A reservoir bigger than Elkhead?
Yampa diversion study suggests one near Maybell
January 7, 2007
A recently completed study — searching for ways Colorado can meet future water demands — includes the possible construction of a reservoir near Maybell 20-times the size of the Elkhead Reservoir.
The study, commissioned by the Northern Colorado Water Conservancy District, was conducted by consulting firm Black & Veatch Corporation and completed Jan. 2.
The investigation looked at the possibility of diverting water from the Yampa River at a diversion point below Maybell, downstream of major Yampa River water rights for irrigation, municipal and industrial uses.
The study suggests the project could yield more than 300,000 acre-feet of water annually, diverted through a series of pumps, pipes and tunnels to the Front Range.
A 500,000-acre foot reservoir would be constructed near Maybell to store water before it makes its way over the continental divide by pipeline to a reservoir on the Front Range.
An acre-foot typically is used as a unit to measure volume of water in irrigation. It measures the amount covering one acre to a depth of one foot, equal to 43,560 cubic feet.
“We would like to stress to users of Yampa River water that this, by no means, is taking water from them,” said Carl Brouwer, the Northern Colorado Water Conservancy District project manager.
The study notes that water diversion is limited to high runoff months, meaning it would never reduce the Yampa River’s flow to less than 1,000 cubic-feet-per-second, known as cfs.
The project would only take water out of the Yampa River that is currently flowing out of state, diverting about 20-percent of the Yampa River’s water that currently leaves Colorado.
All water rights holders will receive their allotted water, and earlier water agreements will be guaranteed, including the Colorado River Compact of 1922, and the 1948 Compact, which guarantees that Colorado will not cause the flow of the Yampa River at the Maybell gauging station to fall below a total of 5 million acre feet for any period of 10 consecutive years.
The study estimates the project’s cost at $3.2 billion to deliver 300,000 acre-feet of water to the northern Front Range yearly.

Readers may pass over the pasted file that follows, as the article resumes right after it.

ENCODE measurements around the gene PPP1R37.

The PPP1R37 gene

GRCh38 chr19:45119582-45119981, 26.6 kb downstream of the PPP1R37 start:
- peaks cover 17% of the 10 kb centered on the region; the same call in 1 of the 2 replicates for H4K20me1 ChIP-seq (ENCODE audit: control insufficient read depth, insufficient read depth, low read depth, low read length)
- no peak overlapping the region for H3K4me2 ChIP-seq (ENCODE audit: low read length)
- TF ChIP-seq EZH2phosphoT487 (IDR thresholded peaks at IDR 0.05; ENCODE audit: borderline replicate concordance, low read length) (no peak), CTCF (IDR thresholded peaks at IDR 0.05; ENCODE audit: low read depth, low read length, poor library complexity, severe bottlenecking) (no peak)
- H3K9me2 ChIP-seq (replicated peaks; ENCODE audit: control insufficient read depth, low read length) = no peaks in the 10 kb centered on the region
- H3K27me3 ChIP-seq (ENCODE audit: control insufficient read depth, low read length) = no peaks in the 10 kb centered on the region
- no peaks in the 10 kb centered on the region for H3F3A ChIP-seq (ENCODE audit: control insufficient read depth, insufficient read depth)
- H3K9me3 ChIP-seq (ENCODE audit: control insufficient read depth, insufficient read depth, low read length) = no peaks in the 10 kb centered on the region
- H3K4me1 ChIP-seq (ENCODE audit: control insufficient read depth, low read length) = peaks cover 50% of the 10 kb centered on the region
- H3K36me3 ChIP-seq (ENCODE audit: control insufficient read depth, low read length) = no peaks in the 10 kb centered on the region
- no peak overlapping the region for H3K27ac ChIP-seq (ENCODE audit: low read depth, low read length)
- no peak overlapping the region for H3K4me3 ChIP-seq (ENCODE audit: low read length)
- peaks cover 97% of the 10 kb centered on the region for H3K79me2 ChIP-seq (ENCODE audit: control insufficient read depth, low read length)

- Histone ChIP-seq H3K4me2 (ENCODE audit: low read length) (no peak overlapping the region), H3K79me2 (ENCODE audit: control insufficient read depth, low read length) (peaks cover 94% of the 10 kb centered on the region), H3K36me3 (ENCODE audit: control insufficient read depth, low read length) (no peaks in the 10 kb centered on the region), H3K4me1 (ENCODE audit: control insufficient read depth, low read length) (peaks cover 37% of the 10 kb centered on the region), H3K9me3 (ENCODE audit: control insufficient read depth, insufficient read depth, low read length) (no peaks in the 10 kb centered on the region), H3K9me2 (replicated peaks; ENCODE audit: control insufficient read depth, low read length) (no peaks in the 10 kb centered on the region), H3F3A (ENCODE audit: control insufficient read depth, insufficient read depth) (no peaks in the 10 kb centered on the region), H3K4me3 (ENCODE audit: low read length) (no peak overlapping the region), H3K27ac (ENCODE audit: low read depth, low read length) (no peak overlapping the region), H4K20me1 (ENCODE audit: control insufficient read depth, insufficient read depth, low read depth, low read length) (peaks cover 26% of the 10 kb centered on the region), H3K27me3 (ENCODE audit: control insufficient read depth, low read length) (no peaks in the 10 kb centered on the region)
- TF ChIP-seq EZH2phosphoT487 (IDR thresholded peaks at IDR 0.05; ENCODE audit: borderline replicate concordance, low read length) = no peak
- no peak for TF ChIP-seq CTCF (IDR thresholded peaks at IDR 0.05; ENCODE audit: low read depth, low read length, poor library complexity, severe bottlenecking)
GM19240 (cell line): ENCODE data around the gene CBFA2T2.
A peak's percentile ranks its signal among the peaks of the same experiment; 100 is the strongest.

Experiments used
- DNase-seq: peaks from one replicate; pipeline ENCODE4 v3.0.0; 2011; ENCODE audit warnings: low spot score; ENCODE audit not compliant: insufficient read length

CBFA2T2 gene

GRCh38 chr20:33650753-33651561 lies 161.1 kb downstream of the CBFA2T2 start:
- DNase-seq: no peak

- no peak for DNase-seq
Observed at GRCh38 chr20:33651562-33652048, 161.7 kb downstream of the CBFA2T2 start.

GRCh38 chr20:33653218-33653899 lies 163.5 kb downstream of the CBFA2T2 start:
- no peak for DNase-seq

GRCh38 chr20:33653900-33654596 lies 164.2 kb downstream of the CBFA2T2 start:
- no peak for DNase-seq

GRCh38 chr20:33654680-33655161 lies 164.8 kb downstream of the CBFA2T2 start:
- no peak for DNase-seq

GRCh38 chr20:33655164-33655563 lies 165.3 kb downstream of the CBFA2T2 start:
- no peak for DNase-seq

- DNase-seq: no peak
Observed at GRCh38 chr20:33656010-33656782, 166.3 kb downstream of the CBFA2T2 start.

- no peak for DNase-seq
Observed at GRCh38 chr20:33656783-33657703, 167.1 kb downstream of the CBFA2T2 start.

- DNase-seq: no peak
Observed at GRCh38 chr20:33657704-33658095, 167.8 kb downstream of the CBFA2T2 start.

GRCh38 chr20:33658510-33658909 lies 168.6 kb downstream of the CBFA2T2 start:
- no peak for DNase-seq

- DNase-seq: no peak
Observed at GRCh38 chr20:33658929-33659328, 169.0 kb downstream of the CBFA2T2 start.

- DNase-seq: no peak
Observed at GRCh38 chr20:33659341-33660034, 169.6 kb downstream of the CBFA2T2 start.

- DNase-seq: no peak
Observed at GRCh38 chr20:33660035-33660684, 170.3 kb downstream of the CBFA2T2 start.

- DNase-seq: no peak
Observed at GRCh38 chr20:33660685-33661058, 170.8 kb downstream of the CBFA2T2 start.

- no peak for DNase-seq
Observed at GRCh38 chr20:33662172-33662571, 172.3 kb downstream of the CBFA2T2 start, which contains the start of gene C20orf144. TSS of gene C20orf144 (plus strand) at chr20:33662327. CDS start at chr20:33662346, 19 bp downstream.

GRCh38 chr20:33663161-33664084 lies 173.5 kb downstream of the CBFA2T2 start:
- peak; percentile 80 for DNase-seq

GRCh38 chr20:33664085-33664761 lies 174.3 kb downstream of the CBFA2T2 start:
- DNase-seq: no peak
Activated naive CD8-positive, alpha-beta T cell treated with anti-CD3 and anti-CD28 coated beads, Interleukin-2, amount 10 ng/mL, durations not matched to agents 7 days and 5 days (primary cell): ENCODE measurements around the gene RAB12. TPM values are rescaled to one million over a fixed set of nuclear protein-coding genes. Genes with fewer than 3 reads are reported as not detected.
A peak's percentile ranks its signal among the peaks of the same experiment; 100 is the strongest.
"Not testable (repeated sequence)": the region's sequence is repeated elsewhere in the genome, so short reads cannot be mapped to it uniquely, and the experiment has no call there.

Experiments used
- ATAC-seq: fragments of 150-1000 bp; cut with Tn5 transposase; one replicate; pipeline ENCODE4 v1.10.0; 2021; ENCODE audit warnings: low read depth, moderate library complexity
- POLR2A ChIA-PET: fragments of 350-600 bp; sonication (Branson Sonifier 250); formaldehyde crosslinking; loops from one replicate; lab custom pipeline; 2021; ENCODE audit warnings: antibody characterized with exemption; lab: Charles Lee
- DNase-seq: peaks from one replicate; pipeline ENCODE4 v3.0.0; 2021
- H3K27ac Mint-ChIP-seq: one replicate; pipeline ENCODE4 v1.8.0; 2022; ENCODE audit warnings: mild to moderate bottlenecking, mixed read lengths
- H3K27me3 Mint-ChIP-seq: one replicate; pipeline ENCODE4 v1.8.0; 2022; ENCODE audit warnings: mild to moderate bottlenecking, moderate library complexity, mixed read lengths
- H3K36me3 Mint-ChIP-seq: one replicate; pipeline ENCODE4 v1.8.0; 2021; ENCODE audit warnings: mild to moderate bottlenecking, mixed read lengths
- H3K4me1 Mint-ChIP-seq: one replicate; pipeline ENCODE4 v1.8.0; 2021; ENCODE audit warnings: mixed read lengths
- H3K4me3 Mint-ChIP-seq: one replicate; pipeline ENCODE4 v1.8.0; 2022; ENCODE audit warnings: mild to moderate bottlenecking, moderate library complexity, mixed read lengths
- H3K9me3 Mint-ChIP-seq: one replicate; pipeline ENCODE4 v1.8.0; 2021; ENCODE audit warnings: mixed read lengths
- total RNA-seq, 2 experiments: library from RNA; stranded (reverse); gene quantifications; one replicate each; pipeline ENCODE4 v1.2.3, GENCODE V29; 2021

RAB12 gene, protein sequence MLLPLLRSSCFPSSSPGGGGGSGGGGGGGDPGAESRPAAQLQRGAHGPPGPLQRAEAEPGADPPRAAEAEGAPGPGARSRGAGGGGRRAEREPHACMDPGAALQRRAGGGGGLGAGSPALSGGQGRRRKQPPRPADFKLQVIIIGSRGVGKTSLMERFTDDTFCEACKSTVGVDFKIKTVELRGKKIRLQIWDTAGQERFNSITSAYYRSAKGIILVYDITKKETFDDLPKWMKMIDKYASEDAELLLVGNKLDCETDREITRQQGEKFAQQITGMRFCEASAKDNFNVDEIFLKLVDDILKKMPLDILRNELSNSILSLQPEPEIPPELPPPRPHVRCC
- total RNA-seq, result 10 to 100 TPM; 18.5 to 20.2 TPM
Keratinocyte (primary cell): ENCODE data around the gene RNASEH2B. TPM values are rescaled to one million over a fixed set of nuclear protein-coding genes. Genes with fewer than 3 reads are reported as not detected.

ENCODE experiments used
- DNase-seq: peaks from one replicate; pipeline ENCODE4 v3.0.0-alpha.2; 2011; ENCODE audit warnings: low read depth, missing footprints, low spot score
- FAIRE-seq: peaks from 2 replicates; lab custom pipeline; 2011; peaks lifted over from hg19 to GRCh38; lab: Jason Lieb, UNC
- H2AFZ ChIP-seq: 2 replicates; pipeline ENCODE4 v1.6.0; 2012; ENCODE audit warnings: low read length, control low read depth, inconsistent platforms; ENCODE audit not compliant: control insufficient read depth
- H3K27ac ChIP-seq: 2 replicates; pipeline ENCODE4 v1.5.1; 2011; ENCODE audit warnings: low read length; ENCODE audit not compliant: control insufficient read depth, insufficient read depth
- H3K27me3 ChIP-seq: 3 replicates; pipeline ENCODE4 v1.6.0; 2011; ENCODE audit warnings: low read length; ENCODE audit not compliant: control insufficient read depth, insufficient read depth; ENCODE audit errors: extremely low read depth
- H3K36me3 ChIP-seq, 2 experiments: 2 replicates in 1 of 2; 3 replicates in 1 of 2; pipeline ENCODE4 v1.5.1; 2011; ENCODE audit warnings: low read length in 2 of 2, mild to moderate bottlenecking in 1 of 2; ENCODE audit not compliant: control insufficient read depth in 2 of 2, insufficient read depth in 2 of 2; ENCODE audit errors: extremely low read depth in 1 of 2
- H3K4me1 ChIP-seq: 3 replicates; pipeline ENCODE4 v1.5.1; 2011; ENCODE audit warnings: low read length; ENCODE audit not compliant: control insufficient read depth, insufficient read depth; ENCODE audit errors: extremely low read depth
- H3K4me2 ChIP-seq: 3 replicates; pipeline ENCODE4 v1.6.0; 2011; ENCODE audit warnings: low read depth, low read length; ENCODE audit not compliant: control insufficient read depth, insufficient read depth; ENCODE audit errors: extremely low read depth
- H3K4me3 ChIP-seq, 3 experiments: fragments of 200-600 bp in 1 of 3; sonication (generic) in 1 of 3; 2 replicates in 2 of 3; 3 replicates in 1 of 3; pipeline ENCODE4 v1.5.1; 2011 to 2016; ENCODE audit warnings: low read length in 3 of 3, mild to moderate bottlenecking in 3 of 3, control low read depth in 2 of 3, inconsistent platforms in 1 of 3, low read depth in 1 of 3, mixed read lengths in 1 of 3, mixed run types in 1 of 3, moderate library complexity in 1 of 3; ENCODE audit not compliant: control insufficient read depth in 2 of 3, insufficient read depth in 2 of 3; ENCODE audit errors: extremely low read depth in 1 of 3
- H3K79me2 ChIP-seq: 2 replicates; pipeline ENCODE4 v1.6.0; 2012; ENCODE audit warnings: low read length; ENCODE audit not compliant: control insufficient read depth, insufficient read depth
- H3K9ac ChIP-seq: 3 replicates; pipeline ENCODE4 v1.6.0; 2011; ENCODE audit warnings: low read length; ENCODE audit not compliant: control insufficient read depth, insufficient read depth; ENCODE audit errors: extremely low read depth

Three possible routes for the pipeline to the Front Range were explored in the study, all with objectives of avoiding wilderness areas and national parks, while minimizing impacts to forest service lands and utilizing existing corridors for utilities.
Proximity to high voltage power lines will be utilized for power supply needs.
Two sites were considered for the reservoir in Moffat County, including Spring Creek northeast of Maybell, and Sand Creek northwest of Maybell.
The Sand Creek site would require a 4,400-foot long dam that is 280 feet tall, and the Spring Creek site would require a 2,500-foot long dam rising 253 feet above the canyon floor.
The storage facility’s size was based on flow records from the Maybell gauging station kept since 1917. The Yampa was chosen partly for its water quality, which is superior to that of the Colorado and Green rivers, according to the study.
A 75,000 acre-foot reservoir is recommended on the Eastern Slope by the study.
Conclusions drawn by the study call the project “economically feasible” and state the project compares favorably with projects currently being considered by Denver metro suppliers.
The project could supply water to meet the state’s needs well into the 21st century, the study said, and the proposed system could be operational by the summer of 2023.
Brouwer said the next step is for the state to become involved in the process.
“How much, and what kind of risk is involved in this project?” he said. “We’ll ask the state to look into that.”